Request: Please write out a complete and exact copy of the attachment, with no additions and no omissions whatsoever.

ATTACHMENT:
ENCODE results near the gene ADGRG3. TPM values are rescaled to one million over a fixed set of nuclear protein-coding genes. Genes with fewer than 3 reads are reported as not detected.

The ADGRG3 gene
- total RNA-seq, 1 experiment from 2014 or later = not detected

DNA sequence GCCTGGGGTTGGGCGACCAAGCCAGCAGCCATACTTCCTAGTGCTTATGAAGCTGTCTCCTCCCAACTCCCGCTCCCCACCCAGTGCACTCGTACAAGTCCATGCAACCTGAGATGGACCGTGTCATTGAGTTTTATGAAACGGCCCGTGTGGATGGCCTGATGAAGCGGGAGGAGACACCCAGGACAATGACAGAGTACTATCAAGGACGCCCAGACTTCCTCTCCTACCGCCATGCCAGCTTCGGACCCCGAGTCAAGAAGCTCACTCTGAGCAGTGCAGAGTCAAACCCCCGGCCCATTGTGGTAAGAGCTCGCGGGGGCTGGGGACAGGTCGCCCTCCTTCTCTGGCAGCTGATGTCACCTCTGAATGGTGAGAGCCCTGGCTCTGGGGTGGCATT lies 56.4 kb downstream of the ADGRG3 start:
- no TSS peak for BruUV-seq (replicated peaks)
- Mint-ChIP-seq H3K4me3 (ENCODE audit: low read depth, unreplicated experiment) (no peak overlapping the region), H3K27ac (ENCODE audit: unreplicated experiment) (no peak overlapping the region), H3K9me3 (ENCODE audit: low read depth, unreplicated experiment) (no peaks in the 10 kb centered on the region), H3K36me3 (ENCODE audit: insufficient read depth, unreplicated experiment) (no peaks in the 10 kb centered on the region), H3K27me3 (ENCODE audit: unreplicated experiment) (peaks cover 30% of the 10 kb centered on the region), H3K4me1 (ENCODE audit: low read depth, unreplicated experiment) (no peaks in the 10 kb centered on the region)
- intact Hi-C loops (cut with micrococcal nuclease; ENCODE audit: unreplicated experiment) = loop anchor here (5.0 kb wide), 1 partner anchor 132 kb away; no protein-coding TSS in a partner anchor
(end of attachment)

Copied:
ENCODE results near the gene ADGRG3. TPM values are rescaled to one million over a fixed set of nuclear protein-coding genes. Genes with fewer than 3 reads are reported as not detected.

The ADGRG3 gene
- total RNA-seq, 1 experiment from 2014 or later = not detected

DNA sequence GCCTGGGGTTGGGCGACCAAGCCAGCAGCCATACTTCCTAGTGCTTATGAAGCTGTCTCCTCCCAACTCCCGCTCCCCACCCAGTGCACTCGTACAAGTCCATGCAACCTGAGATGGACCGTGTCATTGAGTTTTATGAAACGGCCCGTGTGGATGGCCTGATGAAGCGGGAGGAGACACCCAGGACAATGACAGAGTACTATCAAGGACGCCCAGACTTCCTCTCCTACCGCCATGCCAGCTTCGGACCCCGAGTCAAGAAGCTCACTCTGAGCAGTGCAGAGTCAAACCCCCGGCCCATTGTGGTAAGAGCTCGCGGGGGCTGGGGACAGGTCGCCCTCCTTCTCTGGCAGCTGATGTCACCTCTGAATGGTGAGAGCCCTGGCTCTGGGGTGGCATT lies 56.4 kb downstream of the ADGRG3 start:
- no TSS peak for BruUV-seq (replicated peaks)
- Mint-ChIP-seq H3K4me3 (ENCODE audit: low read depth, unreplicated experiment) (no peak overlapping the region), H3K27ac (ENCODE audit: unreplicated experiment) (no peak overlapping the region), H3K9me3 (ENCODE audit: low read depth, unreplicated experiment) (no peaks in the 10 kb centered on the region), H3K36me3 (ENCODE audit: insufficient read depth, unreplicated experiment) (no peaks in the 10 kb centered on the region), H3K27me3 (ENCODE audit: unreplicated experiment) (peaks cover 30% of the 10 kb centered on the region), H3K4me1 (ENCODE audit: low read depth, unreplicated experiment) (no peaks in the 10 kb centered on the region)
- intact Hi-C loops (cut with micrococcal nuclease; ENCODE audit: unreplicated experiment) = loop anchor here (5.0 kb wide), 1 partner anchor 132 kb away; no protein-coding TSS in a partner anchor